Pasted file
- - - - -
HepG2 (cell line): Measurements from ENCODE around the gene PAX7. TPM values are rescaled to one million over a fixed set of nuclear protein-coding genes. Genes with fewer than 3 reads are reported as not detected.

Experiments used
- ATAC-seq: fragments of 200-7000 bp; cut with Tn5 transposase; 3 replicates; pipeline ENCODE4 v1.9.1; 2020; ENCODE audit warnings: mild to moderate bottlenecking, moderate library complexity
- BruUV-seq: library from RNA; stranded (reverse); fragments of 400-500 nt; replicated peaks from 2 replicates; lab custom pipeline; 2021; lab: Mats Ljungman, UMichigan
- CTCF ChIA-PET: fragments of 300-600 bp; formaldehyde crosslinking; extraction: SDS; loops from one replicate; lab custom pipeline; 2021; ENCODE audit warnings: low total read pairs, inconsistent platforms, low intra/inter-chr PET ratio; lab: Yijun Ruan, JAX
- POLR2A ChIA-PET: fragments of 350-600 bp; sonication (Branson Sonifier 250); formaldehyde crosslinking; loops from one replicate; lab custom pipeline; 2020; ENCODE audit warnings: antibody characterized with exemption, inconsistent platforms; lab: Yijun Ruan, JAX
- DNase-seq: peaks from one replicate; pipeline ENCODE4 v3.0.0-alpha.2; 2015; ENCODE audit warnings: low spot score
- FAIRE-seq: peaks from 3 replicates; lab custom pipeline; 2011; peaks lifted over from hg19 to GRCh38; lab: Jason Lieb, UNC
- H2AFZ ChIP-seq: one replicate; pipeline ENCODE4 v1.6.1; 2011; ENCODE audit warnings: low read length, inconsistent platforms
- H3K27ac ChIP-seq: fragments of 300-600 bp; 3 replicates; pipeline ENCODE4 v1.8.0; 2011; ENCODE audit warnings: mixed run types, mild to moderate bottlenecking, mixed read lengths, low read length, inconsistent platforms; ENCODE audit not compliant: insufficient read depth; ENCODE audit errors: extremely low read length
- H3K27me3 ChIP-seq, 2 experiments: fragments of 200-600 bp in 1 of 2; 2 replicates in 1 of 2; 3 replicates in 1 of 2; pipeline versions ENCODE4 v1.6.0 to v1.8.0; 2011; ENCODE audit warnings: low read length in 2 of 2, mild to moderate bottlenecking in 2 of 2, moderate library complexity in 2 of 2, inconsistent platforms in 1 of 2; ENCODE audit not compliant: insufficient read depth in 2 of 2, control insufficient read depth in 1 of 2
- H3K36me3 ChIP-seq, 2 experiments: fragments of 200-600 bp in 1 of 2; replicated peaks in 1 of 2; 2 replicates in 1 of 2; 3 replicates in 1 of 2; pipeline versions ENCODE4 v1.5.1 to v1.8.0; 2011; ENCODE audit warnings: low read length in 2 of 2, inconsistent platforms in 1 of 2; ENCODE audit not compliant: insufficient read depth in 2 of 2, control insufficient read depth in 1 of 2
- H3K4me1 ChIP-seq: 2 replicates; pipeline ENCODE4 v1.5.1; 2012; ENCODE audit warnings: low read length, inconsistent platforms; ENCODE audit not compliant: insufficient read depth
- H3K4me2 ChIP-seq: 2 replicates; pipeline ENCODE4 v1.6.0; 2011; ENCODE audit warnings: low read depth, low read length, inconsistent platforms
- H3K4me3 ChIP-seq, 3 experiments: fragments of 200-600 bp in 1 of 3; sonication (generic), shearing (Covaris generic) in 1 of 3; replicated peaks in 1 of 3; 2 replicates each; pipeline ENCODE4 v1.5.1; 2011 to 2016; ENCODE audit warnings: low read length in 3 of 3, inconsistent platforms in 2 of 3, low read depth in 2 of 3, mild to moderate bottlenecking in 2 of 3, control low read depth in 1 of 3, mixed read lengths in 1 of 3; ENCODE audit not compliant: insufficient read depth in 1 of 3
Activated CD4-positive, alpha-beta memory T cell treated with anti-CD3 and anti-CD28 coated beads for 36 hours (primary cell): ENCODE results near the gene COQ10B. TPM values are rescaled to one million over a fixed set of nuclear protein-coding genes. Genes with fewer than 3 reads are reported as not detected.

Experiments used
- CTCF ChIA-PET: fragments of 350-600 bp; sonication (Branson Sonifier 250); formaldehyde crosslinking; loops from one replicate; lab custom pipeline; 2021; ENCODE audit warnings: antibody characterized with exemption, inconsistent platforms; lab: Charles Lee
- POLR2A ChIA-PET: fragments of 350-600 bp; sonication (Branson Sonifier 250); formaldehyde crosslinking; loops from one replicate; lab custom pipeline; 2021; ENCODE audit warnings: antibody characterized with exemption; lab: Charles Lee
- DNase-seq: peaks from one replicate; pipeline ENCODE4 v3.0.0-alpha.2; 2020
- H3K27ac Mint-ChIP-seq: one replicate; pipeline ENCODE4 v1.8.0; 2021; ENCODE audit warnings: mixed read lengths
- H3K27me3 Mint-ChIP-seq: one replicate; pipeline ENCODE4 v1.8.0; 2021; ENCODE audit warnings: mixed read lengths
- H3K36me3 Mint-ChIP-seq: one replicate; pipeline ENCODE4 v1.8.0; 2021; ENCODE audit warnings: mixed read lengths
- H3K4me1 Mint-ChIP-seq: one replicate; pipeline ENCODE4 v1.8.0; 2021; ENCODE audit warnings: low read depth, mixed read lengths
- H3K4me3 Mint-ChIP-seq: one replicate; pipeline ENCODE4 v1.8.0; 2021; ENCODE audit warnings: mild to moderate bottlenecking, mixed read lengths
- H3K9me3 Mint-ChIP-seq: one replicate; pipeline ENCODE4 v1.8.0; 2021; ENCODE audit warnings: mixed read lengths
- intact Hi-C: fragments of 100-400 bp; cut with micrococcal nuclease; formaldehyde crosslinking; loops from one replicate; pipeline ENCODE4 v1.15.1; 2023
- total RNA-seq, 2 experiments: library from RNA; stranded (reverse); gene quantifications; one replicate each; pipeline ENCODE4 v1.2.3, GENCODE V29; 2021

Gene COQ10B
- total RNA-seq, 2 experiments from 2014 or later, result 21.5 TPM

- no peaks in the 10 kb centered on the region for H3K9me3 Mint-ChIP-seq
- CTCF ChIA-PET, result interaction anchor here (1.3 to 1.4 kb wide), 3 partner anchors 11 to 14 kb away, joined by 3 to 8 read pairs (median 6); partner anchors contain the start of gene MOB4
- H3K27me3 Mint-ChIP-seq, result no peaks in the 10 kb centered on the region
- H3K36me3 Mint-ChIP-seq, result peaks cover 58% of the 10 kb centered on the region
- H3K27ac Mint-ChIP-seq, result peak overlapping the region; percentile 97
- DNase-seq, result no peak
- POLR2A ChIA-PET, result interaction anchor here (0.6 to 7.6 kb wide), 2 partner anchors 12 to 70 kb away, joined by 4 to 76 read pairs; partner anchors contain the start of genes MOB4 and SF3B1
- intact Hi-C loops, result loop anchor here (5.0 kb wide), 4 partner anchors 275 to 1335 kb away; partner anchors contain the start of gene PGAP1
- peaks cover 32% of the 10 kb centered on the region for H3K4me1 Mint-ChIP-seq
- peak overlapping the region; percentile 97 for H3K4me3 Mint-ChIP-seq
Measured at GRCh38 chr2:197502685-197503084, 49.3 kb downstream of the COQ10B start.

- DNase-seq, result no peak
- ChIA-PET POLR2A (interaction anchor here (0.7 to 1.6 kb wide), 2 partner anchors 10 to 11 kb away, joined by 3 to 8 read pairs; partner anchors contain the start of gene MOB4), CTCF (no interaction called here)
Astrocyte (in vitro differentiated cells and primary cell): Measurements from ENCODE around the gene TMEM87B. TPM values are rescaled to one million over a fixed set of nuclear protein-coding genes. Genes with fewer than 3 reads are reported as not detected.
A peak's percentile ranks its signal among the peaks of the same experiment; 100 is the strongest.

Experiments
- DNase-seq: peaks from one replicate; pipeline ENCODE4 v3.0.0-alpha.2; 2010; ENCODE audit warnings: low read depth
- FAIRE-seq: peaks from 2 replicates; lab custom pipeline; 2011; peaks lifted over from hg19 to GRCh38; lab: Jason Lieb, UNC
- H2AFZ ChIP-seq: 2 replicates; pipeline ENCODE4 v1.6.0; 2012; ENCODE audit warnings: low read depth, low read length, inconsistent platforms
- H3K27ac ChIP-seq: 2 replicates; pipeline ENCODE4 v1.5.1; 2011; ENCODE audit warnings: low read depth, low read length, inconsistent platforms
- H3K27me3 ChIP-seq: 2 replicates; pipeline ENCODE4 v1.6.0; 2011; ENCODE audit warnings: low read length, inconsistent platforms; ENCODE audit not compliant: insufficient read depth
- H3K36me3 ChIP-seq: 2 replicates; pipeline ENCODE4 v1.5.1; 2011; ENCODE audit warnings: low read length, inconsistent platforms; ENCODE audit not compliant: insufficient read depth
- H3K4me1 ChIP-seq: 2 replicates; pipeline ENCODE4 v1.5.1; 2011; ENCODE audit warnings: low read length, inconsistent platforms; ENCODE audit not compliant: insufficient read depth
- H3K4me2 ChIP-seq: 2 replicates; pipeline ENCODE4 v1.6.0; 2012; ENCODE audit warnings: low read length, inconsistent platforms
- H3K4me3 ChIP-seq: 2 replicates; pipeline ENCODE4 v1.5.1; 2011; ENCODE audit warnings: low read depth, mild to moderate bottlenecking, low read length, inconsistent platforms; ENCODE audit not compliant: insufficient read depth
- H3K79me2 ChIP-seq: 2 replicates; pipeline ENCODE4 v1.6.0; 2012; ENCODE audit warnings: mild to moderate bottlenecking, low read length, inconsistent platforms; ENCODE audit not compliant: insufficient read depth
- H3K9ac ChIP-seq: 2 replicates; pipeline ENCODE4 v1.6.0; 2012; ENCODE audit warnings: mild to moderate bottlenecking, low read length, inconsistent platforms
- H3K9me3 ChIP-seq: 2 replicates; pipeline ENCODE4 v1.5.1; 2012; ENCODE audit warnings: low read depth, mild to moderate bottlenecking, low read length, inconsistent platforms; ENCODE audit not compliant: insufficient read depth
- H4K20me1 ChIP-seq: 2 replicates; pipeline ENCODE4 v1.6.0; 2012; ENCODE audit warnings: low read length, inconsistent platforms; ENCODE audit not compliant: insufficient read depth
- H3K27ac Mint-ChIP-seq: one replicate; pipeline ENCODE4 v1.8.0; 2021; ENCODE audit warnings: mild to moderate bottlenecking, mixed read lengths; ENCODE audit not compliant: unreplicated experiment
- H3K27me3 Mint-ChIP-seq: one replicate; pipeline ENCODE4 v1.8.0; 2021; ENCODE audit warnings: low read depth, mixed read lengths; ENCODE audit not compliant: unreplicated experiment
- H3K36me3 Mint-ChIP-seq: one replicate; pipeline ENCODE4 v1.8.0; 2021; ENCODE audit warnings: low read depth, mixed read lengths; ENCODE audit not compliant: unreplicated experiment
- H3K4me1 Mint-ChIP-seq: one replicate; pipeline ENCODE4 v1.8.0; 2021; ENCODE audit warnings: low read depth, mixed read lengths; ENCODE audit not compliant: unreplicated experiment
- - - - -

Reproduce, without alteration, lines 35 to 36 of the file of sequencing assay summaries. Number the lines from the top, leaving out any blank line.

- H3K27ac Mint-ChIP-seq, result peak overlapping the region; percentile 97
- DNase-seq, result no peak